PTZ cameras were never really cinema friendly. Sony hopes its full-frame sensor will change all of that.
While the PTZ format has been relegated to security, live events, and sometimes for creative projects, the pan, tilt, and zoom cameras, from which the name is derived, seem to be an underutilized tool in the filmmaking landscape.
Sony happened to agree and has now released the ILME-FR7, the world’s first PTZ camera with a full-frame sensor. At least as of Sept. 6, 2022. While we don’t usually cover PTZ cameras, what Sony has released made us change our minds a bit.
But who is this camera for? Is your local Public Storage going to buy a bunch of these so you can watch your stuff being stolen with a razor-thin depth of field? Let’s dive deep to find out!
Old Camera, New Disguise
The Sony FR7, as we’re calling it for short, is the latest addition to Sony’s cinema line. With it, it’s bringing a back-illuminated 35mm full-frame CMOS image sensor with about 10.3 effective megapixels. Sony also stated an expanded ISO of up to 409,600 and has measured about 15+ stops of dynamic range when recording in S-Log3. There’s also a built-in electronically controlled variable ND filter.
As with the new Sony FX3 update, creatives will also get S-Cinetone and the new Cine EI mode. If you’re still working with older formats, the FR7 will still shoot the original S-Log3 gamma, wide S-Gamut3, and S-Gamut3.Cine color spaces.
Creatives can record internally in XAVC (with metadata) or externally in RAW via SDI and compatible recorders. Speaking of ports, the camera comes with HDMI Type A and 12G-SDI connectors, as well as Timecode In, Genlock, a 5-pin XLR audio in port, and an optical output for long transmission. The FR7 also comes with dual media slots from CFexpress Type A and SDXC memory cards.
There’s also an E-mount for all your favorite Sony lenses, and creatives can also shoot up to 120fps 4K and 240 fps FHD.
If you feel like Sony just slapped an FX3 on some PTZ motors, we had the same thought. But you have some interesting options for composition and connectivity.
Pan, Tilt, Zoom in Full Frame
There’s now a dedicated web application for creatives to control pan, tilt, zoom, focus, record, playback, and camera settings from either a tablet or computer web browser. At the same time, stakeholders or other creatives can monitor the footage, either from a single source or from multiple cameras at once.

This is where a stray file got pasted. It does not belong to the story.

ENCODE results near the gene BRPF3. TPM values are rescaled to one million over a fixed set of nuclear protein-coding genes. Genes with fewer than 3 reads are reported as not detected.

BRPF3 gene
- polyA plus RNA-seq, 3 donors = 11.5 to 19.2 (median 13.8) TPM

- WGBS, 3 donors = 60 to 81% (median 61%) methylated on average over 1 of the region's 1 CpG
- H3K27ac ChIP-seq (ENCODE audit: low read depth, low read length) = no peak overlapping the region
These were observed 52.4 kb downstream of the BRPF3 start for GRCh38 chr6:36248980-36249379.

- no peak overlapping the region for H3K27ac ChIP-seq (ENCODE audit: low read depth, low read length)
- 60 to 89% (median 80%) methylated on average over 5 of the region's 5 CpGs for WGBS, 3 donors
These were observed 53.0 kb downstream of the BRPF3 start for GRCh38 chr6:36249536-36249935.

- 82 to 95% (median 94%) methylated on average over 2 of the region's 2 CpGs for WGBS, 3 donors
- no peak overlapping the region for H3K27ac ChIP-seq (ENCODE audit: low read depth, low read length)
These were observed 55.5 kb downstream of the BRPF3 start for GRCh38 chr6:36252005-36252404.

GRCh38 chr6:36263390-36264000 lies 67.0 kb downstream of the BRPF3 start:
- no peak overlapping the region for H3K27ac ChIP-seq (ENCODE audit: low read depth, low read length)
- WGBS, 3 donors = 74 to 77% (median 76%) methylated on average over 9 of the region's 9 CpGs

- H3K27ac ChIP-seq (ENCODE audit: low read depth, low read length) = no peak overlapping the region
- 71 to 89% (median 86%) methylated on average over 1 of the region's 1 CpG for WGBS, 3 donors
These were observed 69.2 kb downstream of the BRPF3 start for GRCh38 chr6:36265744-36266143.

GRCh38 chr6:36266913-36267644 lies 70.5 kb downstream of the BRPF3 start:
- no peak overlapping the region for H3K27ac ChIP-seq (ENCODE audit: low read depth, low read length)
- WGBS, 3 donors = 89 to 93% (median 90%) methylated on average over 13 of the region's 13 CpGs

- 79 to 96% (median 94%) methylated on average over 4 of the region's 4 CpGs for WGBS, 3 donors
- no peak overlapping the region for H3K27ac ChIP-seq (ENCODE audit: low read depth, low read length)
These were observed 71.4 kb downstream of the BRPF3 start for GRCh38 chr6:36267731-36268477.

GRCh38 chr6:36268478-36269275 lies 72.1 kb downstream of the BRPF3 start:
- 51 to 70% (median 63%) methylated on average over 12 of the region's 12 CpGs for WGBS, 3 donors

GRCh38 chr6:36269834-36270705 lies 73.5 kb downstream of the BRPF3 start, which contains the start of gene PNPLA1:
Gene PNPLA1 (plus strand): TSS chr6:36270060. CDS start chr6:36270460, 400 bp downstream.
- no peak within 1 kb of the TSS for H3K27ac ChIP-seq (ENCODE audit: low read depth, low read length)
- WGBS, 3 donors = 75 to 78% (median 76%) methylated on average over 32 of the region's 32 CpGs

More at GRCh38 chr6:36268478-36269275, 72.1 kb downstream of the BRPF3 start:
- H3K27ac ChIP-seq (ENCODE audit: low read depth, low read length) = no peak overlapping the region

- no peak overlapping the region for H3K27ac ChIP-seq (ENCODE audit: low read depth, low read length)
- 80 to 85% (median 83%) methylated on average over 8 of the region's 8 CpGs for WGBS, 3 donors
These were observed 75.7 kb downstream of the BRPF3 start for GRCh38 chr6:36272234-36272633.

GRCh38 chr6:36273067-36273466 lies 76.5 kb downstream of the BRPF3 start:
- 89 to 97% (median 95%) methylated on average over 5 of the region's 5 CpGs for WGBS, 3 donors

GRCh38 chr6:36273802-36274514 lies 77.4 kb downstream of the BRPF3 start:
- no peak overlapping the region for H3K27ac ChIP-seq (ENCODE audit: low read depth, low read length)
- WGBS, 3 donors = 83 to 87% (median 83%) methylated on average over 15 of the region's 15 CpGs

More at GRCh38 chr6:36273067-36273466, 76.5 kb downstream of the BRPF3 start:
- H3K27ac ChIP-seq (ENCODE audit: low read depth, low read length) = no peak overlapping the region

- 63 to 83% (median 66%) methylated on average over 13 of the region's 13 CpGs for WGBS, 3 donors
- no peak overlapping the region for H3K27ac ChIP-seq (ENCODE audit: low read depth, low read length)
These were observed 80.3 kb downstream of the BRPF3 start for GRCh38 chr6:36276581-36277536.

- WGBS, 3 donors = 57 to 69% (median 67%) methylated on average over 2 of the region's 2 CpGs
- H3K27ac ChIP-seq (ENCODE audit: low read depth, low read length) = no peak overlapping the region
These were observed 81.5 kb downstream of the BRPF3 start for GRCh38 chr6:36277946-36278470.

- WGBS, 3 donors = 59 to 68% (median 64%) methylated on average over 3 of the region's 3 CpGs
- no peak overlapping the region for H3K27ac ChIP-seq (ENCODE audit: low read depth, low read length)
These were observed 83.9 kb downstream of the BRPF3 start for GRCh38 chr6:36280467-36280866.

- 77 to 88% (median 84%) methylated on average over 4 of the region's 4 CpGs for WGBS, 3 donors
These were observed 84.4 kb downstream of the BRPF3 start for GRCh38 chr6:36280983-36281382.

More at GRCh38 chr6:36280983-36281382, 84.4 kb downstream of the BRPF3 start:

Much like a traditional camera, you can mount the Sony FR7 on a tripod. However, you can also stick it to the ceiling, small nooks and crannies, or even onto moving vehicles.
Because zooming will be handled by E-mount lenses, creatives will also get Sony’s hybrid autofocus, which has eye autofocus and real-time tracking.
When moving the camera around, filmmakers will have variable pan and tilt speeds from 0.02 degrees per second to 60 degrees per second. This ranges from -170° to +170° for the panning and -30° to +195° when tilting.
If you're worried about doing everything manually, the FR7 can store up to 100 camera position presets, which can be recalled from the web application or the optional RM-IP500 remote controller.
So, Who’s This For?
Honestly, we don't know. The FR7 isn’t something for your everyday filmmaker. With what Sony put into this camera, it’s a bit overkill for security purposes. Also, because it has a full-frame sensor, even Sony’s 600mm telephoto lens won’t have the reach you’d usually expect with the usual 1-inch sensor that PTZ cameras have. This makes the FR7 a hard sell for sporting events that really need the reach.
I think this new camera is Sony pulling a niche technology format into new creative spaces by bridging the gap between PTZ and its cinema standard.
Think of dangerous stunt work, for example. A PTZ camera would allow operators to stay away from dangerous sequences or explosions and give them a lot more freedom for composition. What about car commercials? The FR7 could replace rigs that are 10 times the price. Even live music events would get an extra cinematic punch in their coverage.
For Sony, it seems that any footage should be “cinematic” footage.
Or maybe there’s some rich billionaire who just wants to keep an eye on his property in full-frame RAW.
All we know is that this push from Sony gives us a lot to think about in terms of what a camera could be. But the question we should be asking is... should they? From my humble perspective, that’s a big, fat yes. The more we evolve camera technology, the more tools filmmakers will have.
What project would you want to use this camera on? Let us know what you think in the comments!